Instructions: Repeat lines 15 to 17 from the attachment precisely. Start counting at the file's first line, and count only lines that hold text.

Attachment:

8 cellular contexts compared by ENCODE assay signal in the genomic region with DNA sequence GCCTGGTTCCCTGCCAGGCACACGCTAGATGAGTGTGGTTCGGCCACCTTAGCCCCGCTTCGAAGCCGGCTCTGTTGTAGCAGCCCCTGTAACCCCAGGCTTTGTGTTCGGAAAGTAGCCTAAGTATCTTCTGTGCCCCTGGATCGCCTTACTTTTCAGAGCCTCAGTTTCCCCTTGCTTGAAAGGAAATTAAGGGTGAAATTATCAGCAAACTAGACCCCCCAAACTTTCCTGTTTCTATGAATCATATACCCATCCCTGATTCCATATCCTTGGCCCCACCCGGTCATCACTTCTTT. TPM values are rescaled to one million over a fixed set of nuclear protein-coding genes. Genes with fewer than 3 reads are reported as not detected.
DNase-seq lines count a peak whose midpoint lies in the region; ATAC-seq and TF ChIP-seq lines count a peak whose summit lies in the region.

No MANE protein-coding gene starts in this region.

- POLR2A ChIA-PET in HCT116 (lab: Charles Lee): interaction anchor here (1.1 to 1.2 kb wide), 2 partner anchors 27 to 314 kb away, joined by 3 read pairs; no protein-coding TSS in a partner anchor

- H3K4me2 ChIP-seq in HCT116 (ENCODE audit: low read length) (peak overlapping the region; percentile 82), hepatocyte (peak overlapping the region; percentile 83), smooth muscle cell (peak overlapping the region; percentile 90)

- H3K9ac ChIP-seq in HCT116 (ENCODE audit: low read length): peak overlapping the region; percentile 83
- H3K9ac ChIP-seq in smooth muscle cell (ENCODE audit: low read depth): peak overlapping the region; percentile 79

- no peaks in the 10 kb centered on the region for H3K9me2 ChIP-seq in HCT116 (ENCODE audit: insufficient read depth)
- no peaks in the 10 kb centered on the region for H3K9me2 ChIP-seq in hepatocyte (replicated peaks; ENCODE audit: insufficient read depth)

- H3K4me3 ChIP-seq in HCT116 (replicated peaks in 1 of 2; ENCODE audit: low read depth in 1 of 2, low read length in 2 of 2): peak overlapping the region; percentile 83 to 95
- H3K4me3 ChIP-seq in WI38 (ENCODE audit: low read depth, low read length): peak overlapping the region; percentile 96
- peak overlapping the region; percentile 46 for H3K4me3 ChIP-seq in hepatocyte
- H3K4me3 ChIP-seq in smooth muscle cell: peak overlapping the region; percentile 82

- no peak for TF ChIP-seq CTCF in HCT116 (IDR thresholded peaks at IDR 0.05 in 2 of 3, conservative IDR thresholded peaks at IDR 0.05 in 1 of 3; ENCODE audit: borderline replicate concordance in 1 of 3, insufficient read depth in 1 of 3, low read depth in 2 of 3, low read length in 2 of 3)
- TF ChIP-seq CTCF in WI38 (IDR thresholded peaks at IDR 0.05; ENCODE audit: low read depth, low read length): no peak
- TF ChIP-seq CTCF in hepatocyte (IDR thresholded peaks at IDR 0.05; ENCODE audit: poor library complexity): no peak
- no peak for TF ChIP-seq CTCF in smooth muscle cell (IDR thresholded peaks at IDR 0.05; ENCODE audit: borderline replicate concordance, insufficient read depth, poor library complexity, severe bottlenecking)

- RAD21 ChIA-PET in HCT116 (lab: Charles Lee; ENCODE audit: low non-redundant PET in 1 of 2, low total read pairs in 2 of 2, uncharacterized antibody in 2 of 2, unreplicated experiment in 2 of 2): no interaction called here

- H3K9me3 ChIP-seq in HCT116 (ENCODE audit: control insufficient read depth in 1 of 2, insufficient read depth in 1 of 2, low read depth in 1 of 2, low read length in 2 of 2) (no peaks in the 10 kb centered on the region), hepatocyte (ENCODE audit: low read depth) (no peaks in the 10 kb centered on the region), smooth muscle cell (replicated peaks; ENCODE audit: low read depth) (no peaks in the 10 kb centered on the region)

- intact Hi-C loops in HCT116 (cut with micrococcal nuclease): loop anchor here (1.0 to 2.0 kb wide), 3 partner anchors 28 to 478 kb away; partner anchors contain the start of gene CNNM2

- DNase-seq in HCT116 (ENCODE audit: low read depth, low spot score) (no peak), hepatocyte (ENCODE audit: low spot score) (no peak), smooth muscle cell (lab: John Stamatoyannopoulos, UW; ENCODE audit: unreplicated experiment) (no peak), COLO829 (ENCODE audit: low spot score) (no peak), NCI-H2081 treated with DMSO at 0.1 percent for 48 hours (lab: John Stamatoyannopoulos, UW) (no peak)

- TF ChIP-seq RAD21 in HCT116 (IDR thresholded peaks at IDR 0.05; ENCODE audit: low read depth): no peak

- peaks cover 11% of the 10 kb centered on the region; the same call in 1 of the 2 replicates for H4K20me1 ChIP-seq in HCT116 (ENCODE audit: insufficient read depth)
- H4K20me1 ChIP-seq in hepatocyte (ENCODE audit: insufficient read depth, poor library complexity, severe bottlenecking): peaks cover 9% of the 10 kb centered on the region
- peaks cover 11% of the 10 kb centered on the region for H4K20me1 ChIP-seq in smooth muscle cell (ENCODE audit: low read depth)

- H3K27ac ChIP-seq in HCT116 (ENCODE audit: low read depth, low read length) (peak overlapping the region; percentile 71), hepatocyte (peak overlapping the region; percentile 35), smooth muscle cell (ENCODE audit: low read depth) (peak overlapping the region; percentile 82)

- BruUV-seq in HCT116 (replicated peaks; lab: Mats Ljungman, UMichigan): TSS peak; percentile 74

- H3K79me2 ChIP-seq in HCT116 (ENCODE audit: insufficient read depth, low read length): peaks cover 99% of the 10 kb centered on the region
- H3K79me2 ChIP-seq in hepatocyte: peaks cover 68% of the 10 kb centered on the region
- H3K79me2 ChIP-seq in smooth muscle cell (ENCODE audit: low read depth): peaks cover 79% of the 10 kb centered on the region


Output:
- TF ChIP-seq CTCF in WI38 (IDR thresholded peaks at IDR 0.05; ENCODE audit: low read depth, low read length): no peak
- TF ChIP-seq CTCF in hepatocyte (IDR thresholded peaks at IDR 0.05; ENCODE audit: poor library complexity): no peak
- no peak for TF ChIP-seq CTCF in smooth muscle cell (IDR thresholded peaks at IDR 0.05; ENCODE audit: borderline replicate concordance, insufficient read depth, poor library complexity, severe bottlenecking)